There are numerous forms of vitamin C, and a large number of them are very beneficial for your skin. They all have strong antioxidant benefits that slow down the aging of your skin, as well as prevent signs of aging in the first place.
When you build vitamin C treatments into your everyday skin care regimen, you’ll experience a number of benefits. Vitamin C helps smooth out your skin tone, protects it from the free radicals in the environment, greatly increases hydration, and keeps it looking more youthful as you age.
Ascorbic Acid Is the Most Common Form of Vitamin C
Ascorbic acid — otherwise called L-ascorbic acid — has been a part of the most skin-related research of any other form of vitamin C. Therefore, it is the form of vitamin C that is added to products and formulations the most.
If you use products containing ascorbic acid, you’ll have more youthful-looking, toned skin while blemishes and scarring appear to vanish over time.
Ascorbic acid likewise enables the skin’s surface to safeguard itself from environmental stressors such as pollution, dust, and more. This diminishes the impact of your skin from coming into contact with these harmful elements.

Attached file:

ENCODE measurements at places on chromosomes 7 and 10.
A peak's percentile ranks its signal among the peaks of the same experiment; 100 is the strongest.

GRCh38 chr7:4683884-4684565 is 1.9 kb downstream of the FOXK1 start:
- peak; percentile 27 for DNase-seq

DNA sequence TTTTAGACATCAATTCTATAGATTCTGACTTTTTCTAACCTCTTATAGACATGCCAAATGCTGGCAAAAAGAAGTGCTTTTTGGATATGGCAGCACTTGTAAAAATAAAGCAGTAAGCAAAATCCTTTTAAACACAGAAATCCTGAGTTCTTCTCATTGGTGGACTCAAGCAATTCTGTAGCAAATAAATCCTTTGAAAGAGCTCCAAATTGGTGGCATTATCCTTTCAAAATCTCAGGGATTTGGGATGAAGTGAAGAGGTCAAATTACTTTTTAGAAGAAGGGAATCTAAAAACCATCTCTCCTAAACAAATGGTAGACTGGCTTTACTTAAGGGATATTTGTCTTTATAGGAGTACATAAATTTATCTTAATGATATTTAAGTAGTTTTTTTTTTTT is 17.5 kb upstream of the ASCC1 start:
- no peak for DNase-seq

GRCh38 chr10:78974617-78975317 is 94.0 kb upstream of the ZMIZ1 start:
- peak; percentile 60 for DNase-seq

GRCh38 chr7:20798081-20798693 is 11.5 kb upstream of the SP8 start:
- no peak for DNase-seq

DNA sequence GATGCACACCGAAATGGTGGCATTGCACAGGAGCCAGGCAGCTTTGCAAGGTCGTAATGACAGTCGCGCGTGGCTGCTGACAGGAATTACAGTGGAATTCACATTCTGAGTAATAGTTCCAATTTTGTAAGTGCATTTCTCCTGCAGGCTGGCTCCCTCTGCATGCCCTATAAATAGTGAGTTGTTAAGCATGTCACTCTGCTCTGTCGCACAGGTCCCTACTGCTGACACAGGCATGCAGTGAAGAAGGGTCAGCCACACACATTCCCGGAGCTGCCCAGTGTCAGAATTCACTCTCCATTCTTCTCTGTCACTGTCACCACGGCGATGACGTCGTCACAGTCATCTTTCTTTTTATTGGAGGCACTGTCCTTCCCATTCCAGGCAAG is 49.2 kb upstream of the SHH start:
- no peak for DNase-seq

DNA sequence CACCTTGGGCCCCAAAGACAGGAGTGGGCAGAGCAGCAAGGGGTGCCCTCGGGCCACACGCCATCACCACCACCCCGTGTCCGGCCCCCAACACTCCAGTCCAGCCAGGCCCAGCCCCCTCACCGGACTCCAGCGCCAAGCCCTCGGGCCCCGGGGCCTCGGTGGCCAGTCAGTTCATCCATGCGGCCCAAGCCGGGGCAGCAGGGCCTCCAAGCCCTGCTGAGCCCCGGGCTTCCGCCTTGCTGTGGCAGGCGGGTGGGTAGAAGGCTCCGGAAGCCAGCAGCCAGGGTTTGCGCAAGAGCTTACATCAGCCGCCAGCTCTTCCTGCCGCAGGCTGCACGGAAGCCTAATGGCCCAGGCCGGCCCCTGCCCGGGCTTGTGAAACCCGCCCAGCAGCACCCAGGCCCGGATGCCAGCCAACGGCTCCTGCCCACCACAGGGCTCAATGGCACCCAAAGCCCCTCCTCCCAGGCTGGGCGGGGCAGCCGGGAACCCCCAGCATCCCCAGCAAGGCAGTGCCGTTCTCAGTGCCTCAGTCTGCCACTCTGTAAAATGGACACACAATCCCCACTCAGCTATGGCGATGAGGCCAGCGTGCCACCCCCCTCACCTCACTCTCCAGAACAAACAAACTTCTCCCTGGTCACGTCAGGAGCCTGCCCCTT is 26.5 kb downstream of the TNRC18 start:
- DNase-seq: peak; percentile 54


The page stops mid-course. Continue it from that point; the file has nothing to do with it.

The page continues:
Ascorbic acid is even more powerful when blended with different antioxidants or essential oils such as tea tree oil. That approach is used by many companies to maximize the effectiveness of the ascorbic acid on your skin.
See the below video to learn more about the benefits of vitamin C on your skin:
The Higher the Concentration of Vitamin C, the Better
Where possible, aim to use products that have high concentrations of vitamin C, like several of our favorite serums in our recommended serums post.
And if possible, use this on many parts of your body as, from my experience, the higher the concentration, the better. It invigorates the skin, makes it firmer, helps clear all the little defects or imperfections.
You don’t need a high concentration to reap the benefits, however. Research has demonstrated that vitamin C amounts as low as 0.6% are enough to give your skin beneficial antioxidants it needs to improve signs of aging.